1 Important Storyline to Watch for in Apple Earnings

Investors are now exactly two weeks away from Apple's (NASDAQ: AAPL  ) fiscal second quarter earnings release. The Mac maker's March quarter has now closed, and now it's up to the bean counters to do their thing before releasing the numbers to investors.

Some called last quarter the most important earnings release in years, and investors were none too happy about the figures. For the upcoming earnings report, there's one important storyline for investors to watch for.

For the second half of March, Chinese state-owned media was running an all-out anti-Apple campaign, stemming from perceptions that the company's warranty policies put Chinese consumers at a disadvantage to their counterparts in other parts of the world.

Cook addressed the concerns head on with an apology and some policy tweaks, but only after two weeks of sustained Apple bashing. That's nearly one-sixth of the entire quarter, which has the potential to put a dent in Apple's results in the region.

Source: SEC filings and conference calls. Calendar quarters shown. TTM = trailing-12-month sales.

Back in 2010, the Chinese media ran a similar campaign against Hewlett-Packard (NYSE: HPQ  ) , which led to the PC giant losing roughly half of its market share in the country. HP's business in China has never recovered, while local rivals like Lenovo, Acer, and Asus have been more than happy to pick up the slack. Earlier in the month, Citigroup analyst Glen Yeung estimated that if Apple saw a similar fate, it could translate into revenue losses of up to $13.1 billion. The comparison was an overgeneralization, but Apple's results could have definitely been affected to some extent by the campaign.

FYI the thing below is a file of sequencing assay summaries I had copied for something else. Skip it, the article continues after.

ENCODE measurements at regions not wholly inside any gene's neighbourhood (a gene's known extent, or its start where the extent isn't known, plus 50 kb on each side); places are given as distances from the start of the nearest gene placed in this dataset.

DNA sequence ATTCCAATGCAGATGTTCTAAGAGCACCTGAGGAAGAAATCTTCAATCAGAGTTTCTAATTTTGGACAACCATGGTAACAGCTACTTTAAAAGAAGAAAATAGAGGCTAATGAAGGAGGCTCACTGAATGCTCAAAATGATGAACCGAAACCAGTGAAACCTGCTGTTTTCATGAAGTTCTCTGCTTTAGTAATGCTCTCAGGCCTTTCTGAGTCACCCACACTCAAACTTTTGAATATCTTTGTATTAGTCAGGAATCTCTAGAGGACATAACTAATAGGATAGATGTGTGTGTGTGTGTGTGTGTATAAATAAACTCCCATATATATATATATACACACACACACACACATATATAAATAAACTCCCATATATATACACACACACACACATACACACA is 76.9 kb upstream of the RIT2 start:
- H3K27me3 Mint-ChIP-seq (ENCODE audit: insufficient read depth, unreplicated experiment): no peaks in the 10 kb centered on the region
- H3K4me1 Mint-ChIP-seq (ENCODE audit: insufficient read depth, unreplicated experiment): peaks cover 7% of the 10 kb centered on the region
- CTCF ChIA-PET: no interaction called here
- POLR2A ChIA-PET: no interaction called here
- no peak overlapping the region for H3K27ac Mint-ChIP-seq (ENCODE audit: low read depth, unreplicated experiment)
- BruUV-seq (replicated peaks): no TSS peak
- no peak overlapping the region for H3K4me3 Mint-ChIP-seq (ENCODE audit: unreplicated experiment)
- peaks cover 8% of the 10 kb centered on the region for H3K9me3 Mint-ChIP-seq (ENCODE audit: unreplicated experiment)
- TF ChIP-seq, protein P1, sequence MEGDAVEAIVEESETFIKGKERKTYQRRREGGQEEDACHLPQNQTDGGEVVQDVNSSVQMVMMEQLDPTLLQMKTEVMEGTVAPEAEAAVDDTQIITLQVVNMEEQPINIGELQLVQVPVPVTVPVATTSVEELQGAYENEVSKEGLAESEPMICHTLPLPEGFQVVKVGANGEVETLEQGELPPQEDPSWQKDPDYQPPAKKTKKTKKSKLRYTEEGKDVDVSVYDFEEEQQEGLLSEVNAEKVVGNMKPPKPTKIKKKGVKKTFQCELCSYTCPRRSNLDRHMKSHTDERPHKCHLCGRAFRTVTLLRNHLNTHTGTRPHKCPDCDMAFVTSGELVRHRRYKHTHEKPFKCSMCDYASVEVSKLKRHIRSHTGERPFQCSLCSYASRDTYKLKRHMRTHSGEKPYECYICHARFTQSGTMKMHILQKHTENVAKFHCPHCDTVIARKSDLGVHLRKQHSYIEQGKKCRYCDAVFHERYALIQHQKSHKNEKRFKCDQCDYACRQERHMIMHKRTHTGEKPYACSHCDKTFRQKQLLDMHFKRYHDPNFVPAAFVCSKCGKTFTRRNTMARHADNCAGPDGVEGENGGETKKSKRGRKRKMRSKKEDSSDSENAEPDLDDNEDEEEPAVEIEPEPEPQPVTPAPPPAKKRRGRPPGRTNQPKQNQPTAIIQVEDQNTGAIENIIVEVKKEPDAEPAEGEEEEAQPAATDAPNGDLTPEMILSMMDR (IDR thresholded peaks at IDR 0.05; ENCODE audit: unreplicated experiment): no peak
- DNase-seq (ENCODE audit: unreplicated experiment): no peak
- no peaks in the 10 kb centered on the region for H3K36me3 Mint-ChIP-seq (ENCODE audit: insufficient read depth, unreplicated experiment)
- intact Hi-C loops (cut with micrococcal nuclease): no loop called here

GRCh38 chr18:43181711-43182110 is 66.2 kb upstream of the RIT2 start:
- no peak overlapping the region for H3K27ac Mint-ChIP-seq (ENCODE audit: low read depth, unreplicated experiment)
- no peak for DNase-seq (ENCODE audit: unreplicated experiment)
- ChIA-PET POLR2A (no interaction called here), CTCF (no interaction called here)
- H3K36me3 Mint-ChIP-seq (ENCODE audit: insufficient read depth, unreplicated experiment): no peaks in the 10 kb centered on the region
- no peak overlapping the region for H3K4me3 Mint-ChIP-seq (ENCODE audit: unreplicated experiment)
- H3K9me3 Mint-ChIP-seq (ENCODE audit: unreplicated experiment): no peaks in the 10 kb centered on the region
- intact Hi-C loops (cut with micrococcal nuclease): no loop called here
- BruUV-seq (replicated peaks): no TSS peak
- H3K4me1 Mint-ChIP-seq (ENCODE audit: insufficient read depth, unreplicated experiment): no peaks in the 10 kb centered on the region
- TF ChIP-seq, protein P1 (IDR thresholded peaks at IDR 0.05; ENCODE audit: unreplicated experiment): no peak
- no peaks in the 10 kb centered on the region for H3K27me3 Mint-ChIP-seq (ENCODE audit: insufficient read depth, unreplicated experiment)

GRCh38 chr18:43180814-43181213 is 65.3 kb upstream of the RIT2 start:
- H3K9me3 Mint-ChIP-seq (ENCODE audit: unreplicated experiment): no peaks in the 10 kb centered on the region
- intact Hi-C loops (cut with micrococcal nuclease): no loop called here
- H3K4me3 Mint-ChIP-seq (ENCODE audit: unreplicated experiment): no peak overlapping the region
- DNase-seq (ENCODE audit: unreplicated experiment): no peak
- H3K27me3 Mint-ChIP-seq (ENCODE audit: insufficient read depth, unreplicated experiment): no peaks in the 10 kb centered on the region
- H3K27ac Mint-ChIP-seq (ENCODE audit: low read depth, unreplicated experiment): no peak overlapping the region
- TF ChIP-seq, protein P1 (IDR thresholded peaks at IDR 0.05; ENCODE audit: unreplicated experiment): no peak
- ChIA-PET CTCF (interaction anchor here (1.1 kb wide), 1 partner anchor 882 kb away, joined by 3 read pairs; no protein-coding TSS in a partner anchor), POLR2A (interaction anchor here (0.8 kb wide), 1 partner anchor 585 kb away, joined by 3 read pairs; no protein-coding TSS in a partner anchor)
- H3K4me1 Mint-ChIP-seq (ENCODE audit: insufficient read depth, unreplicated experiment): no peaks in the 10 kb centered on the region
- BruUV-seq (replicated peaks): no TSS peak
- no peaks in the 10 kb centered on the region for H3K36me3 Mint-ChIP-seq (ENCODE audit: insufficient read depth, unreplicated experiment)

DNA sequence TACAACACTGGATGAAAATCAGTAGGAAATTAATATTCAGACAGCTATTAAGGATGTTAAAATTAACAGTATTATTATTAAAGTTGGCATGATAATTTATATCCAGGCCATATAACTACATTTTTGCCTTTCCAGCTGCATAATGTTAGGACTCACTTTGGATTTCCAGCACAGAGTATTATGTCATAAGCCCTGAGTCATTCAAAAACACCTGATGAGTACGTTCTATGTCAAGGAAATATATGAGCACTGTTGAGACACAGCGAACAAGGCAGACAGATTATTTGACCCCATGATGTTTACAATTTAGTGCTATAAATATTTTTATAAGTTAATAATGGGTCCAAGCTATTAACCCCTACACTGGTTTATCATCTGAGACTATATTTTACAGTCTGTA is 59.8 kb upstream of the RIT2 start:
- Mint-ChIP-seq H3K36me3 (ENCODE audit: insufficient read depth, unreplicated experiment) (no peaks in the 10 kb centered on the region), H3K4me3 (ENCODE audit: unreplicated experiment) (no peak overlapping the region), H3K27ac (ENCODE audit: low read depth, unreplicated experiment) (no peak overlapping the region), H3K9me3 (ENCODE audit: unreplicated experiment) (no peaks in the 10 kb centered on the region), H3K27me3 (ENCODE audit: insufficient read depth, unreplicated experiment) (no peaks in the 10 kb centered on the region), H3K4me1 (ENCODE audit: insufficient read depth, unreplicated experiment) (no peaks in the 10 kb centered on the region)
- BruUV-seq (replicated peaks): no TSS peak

Apple now reports "Greater China" as a separate geographical segment, which primarily includes just direct online sales. When including its retail segment (11 stores currently in Greater China), Apple is up to $26.6 billion in trailing-12-month sales in the Middle Kingdom. Cook typically provides the total figure including retail on the conference call.

Investors should keep a close eye to see if Apple's Greater China revenue took a hit as a result of the anti-Apple campaign.

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  • Report this Comment On April 10, 2013, at 12:02 AM, dogmatica wrote:

    Hi,

    From what I've read, many of Chinese consumers are way more impressed with Apple than with many of their own government-run companies. I believe that fears of consumer backlash in China are overstated and will have no effect on sales. We'll see. And if Apple does decide to offer a quality lower-priced iPhone before the end of the year, sales in China could shake the richter scale because of China Mobile's massive build-up of their high-speed network, which will be available to hundreds-of-millions of Chinese.

    Aloha!

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